Spike

We don’t have kids, we have dogs. But if ever there was a dog who felt like a part of me from the moment I met him, it was Spike.

Spike came to us as a rescue. I found him online through a rescue group called Starting Over Airedale Rescue (S.O.A.R.) in the US. When we saw his listing we knew immediately that he was our dog. He was listed as a 3-year old who had been kept on a 3-foot chain in someone’s back yard his entire life. We applied for him, but were saddened to learn that someone closer was chosen to adopt him. Two days later, however, we received a call that Spike had been returned and if we still wanted him, he was ours. There was no hesitation. I packed a bag and I was in the car headed to Niagara Falls to meet a transporter from the US. It was my first long drive by myself, and my first time driving in bigger cities like Toronto and Montreal. I was terrified, but nothing was keeping me from getting my boy.

The second that Spike and I met in that Niagara parking lot we both fell in love. He hopped in my car willingly and I started the long drive back home. About 5 seconds later he barfed.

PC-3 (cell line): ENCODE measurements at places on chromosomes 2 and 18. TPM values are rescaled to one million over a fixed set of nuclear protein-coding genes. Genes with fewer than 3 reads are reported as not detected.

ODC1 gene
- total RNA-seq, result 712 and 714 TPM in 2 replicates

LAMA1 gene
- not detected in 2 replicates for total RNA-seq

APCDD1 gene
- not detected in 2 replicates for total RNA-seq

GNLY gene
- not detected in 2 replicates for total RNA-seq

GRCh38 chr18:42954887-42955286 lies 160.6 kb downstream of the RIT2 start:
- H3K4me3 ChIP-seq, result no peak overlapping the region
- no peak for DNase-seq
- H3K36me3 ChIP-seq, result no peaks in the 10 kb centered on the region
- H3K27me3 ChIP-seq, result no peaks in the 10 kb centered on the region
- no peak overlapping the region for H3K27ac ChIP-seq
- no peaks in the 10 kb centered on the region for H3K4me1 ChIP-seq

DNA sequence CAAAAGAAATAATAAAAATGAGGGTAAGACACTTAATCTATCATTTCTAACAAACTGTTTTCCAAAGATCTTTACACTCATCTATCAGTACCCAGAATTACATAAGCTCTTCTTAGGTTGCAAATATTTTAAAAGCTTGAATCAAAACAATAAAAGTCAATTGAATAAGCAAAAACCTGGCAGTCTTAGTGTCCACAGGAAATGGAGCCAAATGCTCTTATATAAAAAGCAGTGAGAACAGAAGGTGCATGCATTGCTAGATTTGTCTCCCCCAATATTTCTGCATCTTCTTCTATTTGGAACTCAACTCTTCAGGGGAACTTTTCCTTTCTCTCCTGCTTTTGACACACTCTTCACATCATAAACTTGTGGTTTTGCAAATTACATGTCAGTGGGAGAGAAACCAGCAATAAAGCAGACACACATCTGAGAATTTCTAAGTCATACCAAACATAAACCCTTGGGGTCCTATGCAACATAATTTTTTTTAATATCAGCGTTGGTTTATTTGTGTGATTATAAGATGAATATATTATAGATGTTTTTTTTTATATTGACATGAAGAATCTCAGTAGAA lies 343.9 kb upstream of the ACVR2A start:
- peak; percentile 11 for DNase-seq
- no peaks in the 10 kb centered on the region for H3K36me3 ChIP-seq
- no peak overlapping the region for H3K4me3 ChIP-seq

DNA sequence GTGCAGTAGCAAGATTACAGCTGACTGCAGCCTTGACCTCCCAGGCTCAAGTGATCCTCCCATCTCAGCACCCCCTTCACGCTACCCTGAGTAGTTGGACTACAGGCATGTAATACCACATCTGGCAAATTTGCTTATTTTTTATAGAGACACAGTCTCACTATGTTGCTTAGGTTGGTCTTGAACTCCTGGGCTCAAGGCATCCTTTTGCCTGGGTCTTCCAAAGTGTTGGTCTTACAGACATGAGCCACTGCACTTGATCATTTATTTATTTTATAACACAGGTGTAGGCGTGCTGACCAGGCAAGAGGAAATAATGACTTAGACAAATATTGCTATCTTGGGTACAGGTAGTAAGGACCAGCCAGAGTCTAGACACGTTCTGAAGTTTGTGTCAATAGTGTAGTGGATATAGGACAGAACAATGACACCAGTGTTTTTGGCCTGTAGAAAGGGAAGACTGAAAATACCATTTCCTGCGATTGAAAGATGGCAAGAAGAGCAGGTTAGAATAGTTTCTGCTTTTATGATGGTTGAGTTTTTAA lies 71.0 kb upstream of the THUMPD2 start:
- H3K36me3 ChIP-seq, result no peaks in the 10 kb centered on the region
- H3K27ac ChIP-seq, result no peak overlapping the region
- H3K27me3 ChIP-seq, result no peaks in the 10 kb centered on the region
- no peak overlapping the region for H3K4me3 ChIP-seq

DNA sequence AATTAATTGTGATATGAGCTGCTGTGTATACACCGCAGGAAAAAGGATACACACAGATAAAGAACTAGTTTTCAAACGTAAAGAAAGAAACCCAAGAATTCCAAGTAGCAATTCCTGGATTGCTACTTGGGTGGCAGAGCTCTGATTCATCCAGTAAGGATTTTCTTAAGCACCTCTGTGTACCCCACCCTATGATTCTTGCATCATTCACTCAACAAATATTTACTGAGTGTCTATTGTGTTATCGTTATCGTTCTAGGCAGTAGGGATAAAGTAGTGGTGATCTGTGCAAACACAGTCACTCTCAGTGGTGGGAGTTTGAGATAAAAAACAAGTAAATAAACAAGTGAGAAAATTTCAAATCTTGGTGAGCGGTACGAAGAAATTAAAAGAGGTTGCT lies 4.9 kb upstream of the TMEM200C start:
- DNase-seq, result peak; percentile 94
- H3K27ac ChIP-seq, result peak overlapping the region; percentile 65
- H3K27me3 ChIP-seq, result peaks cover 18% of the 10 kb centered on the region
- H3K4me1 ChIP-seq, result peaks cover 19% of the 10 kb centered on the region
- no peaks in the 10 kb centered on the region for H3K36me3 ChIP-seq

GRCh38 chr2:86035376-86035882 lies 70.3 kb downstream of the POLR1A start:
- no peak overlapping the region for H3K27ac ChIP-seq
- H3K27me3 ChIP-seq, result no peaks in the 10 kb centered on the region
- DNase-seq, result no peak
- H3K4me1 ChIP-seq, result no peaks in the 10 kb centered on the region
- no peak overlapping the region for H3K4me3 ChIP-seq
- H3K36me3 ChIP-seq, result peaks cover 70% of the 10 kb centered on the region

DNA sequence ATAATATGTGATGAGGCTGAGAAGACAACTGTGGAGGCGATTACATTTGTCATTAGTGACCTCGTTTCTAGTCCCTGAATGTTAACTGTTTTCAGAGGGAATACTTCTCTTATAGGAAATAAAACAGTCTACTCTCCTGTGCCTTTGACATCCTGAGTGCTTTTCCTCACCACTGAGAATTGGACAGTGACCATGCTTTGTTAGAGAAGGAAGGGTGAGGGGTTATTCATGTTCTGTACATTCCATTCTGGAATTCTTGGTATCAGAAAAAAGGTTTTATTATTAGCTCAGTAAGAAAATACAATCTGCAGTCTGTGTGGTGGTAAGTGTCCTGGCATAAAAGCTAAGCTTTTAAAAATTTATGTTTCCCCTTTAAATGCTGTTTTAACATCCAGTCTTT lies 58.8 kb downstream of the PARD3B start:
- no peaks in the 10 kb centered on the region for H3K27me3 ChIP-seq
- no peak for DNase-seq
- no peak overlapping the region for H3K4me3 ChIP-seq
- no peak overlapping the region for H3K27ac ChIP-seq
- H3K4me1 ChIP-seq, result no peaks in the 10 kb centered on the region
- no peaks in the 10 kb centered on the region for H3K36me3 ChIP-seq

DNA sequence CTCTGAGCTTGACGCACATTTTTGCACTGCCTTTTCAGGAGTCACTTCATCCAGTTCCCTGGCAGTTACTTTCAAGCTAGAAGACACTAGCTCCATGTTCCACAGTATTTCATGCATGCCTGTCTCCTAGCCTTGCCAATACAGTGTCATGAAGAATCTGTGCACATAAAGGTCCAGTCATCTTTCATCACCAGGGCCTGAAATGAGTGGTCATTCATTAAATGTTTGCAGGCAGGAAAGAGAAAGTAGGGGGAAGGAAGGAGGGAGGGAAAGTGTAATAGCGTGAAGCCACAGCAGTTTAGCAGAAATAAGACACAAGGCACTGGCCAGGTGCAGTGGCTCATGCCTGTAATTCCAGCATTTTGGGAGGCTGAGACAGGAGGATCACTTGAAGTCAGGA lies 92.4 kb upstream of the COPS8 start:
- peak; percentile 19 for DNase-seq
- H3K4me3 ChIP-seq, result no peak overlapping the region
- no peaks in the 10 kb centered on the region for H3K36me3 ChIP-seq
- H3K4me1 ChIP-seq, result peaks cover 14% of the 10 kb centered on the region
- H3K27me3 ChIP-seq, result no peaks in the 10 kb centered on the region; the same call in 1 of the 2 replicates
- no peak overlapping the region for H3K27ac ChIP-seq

Once the car was cleaned up and Spike had a drink of water we got back on the road. Thankfully, with an empty stomach, he was fine once we hit the highway. We drove and drove and drove until 2:30 the next morning when I finally reached the motel I’d booked for the night near the Ontario / Quebec border. I brought Spike in and it was immediately apparent he didn’t know what to do with himself inside. He walked up to the big floor to ceiling mirror and stared. I had a short soak in the tub and he stood next to me the whole time, seemingly baffled. When I crawled in bed I tried to coax him up for cuddles. He had no clue what to do. Finally, when he did get up on the bed with much trepidation he snuggled in hard next to me. We only slept for a couple of hours but it was the best night.